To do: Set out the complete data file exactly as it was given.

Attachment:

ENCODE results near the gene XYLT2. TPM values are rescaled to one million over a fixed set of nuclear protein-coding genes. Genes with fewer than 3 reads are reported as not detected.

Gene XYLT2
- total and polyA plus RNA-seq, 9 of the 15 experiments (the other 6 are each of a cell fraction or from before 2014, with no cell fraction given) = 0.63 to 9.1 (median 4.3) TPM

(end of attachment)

ENCODE results near the gene XYLT2. TPM values are rescaled to one million over a fixed set of nuclear protein-coding genes. Genes with fewer than 3 reads are reported as not detected.

Gene XYLT2
- total and polyA plus RNA-seq, 9 of the 15 experiments (the other 6 are each of a cell fraction or from before 2014, with no cell fraction given) = 0.63 to 9.1 (median 4.3) TPM